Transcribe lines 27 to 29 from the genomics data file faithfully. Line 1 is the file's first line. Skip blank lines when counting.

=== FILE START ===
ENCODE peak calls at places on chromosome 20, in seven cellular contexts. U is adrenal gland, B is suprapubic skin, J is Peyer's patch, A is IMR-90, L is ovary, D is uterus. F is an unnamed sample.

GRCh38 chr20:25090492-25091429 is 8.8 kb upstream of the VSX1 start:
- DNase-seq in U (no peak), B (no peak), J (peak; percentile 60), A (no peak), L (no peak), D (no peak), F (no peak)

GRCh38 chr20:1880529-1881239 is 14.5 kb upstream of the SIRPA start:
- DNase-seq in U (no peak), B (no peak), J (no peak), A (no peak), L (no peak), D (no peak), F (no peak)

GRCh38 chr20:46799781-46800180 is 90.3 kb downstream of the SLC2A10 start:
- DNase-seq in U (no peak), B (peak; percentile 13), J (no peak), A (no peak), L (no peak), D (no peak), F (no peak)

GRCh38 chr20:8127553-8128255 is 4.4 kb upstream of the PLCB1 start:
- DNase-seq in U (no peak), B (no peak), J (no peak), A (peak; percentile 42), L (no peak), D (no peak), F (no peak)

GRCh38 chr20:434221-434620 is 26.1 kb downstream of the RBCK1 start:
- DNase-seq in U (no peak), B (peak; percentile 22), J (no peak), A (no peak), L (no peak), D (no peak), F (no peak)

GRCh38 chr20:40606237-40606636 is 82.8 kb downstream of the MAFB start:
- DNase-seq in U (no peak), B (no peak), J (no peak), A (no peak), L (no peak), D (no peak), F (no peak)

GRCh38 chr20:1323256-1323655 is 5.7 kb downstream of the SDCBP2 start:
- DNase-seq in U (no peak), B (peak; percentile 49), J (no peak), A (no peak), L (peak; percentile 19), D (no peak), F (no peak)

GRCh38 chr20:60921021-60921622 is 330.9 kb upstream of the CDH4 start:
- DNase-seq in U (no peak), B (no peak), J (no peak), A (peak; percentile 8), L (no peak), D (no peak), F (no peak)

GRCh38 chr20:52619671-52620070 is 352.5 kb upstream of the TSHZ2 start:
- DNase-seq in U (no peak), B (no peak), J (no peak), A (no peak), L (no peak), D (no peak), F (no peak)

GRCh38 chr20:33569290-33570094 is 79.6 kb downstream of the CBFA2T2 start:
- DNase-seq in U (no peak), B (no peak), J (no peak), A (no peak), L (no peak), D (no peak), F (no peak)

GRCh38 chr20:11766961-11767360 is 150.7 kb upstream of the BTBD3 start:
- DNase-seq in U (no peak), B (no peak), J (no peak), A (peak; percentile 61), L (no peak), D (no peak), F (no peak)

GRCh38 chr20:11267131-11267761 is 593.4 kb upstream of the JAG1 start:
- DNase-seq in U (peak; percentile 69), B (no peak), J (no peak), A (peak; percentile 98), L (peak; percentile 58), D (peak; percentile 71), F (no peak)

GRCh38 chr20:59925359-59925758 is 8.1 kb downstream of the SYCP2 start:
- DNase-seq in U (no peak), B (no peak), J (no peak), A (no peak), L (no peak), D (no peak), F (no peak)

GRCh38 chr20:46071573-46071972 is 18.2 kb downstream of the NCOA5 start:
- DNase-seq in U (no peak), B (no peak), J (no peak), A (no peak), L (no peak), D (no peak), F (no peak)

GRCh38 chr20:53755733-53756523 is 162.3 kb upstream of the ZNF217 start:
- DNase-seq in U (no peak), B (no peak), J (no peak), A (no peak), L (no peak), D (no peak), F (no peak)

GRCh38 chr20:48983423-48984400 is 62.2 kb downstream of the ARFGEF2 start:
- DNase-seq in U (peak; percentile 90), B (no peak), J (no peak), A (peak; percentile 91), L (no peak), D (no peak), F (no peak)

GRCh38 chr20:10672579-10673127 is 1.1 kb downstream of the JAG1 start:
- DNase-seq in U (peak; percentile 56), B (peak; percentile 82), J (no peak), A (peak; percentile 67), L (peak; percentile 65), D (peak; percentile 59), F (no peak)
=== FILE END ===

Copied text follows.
- DNase-seq in U (no peak), B (no peak), J (no peak), A (no peak), L (no peak), D (no peak), F (no peak)

GRCh38 chr20:46071573-46071972 is 18.2 kb downstream of the NCOA5 start:
- DNase-seq in U (no peak), B (no peak), J (no peak), A (no peak), L (no peak), D (no peak), F (no peak)